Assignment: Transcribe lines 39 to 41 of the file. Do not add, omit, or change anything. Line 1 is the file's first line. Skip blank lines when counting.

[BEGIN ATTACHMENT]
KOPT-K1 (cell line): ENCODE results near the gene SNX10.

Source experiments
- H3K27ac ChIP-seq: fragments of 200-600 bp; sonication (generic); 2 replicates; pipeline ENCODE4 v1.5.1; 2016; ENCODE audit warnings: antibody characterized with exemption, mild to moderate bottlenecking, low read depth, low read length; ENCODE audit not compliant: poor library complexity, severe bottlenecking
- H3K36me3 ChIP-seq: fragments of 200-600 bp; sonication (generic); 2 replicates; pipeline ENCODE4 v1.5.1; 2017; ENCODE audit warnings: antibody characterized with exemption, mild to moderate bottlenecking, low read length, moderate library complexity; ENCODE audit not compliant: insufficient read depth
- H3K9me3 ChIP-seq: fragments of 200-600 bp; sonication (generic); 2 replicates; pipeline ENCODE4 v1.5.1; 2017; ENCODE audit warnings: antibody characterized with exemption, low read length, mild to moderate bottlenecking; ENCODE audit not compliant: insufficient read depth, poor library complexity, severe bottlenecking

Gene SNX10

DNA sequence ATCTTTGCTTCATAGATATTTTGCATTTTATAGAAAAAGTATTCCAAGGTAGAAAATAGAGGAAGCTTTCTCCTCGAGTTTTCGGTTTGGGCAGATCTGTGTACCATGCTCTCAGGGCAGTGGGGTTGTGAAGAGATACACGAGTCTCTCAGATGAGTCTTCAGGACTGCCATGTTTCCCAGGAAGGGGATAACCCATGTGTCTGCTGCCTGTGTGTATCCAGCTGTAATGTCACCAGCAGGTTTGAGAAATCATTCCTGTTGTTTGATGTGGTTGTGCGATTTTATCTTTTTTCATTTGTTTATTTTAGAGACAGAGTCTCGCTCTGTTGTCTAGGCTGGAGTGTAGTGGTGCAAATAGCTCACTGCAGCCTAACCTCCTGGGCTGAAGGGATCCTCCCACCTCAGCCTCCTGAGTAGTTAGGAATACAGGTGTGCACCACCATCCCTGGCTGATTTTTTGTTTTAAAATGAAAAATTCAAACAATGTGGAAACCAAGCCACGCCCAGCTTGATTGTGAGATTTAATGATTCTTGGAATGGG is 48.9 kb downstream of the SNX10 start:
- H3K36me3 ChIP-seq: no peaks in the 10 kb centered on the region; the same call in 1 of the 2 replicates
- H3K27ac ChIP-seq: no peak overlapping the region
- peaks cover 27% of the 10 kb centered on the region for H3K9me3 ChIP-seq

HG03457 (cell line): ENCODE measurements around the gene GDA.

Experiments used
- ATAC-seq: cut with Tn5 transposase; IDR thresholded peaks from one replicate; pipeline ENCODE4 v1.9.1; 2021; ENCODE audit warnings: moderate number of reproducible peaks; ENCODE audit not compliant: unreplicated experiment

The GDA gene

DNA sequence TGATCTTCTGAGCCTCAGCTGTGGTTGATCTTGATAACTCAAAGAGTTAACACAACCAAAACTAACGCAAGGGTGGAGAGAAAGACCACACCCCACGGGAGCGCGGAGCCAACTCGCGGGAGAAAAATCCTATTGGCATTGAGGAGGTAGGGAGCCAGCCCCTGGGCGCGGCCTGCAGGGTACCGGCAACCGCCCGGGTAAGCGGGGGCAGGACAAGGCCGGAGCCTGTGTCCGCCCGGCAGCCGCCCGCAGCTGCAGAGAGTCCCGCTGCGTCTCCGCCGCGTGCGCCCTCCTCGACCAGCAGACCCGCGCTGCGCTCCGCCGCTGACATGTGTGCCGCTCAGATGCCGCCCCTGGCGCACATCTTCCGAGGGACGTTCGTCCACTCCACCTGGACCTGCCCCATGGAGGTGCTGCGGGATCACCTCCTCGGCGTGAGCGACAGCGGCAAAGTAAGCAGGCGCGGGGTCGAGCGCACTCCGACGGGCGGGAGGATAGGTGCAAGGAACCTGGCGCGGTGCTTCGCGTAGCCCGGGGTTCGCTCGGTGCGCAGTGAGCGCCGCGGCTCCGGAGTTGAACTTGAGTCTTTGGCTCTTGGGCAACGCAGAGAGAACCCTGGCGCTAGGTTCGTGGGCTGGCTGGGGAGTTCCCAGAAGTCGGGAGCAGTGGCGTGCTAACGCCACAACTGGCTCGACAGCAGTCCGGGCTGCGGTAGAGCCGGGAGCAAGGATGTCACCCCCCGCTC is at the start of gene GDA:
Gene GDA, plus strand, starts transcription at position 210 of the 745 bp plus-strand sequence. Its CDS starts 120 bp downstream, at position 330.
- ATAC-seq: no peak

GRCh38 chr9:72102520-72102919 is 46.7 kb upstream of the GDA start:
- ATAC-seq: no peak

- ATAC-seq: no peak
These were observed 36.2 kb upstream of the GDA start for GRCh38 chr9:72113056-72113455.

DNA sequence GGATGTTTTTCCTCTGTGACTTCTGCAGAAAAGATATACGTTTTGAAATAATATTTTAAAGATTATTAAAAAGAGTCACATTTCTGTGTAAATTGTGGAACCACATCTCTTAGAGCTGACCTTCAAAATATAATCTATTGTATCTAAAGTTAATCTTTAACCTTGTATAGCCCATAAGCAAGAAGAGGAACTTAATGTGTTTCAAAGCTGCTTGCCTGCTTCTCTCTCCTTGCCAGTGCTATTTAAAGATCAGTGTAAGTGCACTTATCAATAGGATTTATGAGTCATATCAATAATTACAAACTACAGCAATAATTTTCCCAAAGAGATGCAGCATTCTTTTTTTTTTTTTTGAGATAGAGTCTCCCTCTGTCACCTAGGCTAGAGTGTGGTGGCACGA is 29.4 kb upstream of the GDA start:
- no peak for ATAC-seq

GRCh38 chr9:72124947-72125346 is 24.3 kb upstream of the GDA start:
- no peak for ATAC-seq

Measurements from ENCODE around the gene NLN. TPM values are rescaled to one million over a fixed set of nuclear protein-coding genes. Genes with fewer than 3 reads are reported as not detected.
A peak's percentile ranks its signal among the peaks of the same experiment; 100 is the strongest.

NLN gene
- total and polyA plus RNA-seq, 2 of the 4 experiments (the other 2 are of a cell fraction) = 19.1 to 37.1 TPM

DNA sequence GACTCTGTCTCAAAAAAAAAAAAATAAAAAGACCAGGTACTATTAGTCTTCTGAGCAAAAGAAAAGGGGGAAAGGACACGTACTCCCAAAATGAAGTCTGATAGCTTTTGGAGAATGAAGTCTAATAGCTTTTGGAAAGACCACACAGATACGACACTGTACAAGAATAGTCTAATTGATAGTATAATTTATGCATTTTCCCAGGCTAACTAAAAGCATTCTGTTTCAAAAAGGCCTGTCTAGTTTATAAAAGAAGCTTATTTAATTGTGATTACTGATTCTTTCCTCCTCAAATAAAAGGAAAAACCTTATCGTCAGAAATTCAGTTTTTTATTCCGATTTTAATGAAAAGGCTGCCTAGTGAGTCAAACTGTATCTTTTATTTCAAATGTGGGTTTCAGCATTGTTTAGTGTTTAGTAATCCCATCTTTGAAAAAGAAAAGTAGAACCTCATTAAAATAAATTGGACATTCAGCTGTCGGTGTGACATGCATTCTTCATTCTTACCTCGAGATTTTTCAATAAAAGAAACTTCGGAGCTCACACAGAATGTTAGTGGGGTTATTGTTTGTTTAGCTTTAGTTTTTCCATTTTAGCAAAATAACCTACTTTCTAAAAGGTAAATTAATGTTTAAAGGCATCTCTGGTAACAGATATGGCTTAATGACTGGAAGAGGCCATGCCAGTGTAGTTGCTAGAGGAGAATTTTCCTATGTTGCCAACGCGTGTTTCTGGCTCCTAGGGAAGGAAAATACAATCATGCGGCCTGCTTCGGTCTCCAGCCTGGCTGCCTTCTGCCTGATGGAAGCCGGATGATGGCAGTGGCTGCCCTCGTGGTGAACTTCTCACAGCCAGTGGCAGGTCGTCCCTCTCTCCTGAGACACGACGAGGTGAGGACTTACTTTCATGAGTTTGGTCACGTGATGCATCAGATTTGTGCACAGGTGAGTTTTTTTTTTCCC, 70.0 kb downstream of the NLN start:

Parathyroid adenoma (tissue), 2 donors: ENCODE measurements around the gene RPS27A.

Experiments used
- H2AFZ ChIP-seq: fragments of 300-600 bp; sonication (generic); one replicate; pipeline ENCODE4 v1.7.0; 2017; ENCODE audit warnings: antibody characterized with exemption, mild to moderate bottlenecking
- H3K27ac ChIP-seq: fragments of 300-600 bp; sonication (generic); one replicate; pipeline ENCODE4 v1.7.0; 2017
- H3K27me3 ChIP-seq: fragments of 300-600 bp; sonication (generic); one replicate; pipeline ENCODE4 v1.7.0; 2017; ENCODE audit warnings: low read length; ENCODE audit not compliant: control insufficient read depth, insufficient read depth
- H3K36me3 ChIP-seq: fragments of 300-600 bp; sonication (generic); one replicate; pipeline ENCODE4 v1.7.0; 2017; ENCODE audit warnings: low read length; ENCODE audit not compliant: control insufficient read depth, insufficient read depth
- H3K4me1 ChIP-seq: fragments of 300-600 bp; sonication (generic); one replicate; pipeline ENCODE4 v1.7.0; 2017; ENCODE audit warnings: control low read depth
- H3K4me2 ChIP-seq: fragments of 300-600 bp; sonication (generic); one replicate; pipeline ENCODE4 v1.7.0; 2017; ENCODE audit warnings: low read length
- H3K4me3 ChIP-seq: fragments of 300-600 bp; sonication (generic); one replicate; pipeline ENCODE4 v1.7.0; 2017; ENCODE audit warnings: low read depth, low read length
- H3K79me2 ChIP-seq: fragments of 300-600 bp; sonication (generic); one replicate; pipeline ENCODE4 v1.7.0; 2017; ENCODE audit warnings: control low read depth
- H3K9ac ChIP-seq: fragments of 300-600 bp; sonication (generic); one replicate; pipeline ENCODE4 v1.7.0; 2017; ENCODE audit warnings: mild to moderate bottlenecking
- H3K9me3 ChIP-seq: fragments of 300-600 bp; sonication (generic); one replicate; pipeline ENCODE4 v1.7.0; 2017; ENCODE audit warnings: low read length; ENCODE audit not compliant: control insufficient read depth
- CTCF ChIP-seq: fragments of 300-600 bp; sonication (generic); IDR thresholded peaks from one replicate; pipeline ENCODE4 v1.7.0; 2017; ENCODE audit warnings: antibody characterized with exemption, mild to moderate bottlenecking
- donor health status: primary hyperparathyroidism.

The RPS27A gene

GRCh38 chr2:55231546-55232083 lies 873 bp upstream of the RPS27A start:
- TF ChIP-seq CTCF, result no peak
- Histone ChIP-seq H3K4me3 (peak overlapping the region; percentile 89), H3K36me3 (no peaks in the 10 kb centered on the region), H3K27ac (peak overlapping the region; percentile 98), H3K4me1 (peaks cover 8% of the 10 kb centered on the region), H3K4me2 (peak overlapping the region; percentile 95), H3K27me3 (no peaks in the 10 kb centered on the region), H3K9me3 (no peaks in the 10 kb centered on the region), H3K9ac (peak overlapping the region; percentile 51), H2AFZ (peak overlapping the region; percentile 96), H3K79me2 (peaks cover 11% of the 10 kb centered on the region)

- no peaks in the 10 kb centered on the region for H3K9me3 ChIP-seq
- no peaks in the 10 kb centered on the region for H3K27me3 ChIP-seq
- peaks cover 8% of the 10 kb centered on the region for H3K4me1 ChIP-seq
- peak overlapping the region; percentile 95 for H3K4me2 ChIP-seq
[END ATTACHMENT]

- H3K4me3 ChIP-seq: fragments of 300-600 bp; sonication (generic); one replicate; pipeline ENCODE4 v1.7.0; 2017; ENCODE audit warnings: low read depth, low read length
- H3K79me2 ChIP-seq: fragments of 300-600 bp; sonication (generic); one replicate; pipeline ENCODE4 v1.7.0; 2017; ENCODE audit warnings: control low read depth
- H3K9ac ChIP-seq: fragments of 300-600 bp; sonication (generic); one replicate; pipeline ENCODE4 v1.7.0; 2017; ENCODE audit warnings: mild to moderate bottlenecking